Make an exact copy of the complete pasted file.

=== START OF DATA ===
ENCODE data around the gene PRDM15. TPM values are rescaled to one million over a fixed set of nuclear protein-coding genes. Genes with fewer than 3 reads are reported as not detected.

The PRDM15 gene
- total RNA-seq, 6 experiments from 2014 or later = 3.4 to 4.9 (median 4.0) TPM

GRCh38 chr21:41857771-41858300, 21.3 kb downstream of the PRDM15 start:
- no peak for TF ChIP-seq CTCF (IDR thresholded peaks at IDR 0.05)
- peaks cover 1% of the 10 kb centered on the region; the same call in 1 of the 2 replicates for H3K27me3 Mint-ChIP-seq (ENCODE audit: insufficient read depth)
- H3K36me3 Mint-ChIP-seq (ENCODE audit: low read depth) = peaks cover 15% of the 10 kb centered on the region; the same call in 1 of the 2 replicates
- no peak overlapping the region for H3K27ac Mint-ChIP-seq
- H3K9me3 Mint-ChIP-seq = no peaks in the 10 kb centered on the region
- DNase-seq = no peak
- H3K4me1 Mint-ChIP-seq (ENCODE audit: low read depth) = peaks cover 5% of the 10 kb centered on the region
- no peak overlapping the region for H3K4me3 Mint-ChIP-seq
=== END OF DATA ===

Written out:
ENCODE data around the gene PRDM15. TPM values are rescaled to one million over a fixed set of nuclear protein-coding genes. Genes with fewer than 3 reads are reported as not detected.

The PRDM15 gene
- total RNA-seq, 6 experiments from 2014 or later = 3.4 to 4.9 (median 4.0) TPM

GRCh38 chr21:41857771-41858300, 21.3 kb downstream of the PRDM15 start:
- no peak for TF ChIP-seq CTCF (IDR thresholded peaks at IDR 0.05)
- peaks cover 1% of the 10 kb centered on the region; the same call in 1 of the 2 replicates for H3K27me3 Mint-ChIP-seq (ENCODE audit: insufficient read depth)
- H3K36me3 Mint-ChIP-seq (ENCODE audit: low read depth) = peaks cover 15% of the 10 kb centered on the region; the same call in 1 of the 2 replicates
- no peak overlapping the region for H3K27ac Mint-ChIP-seq
- H3K9me3 Mint-ChIP-seq = no peaks in the 10 kb centered on the region
- DNase-seq = no peak
- H3K4me1 Mint-ChIP-seq (ENCODE audit: low read depth) = peaks cover 5% of the 10 kb centered on the region
- no peak overlapping the region for H3K4me3 Mint-ChIP-seq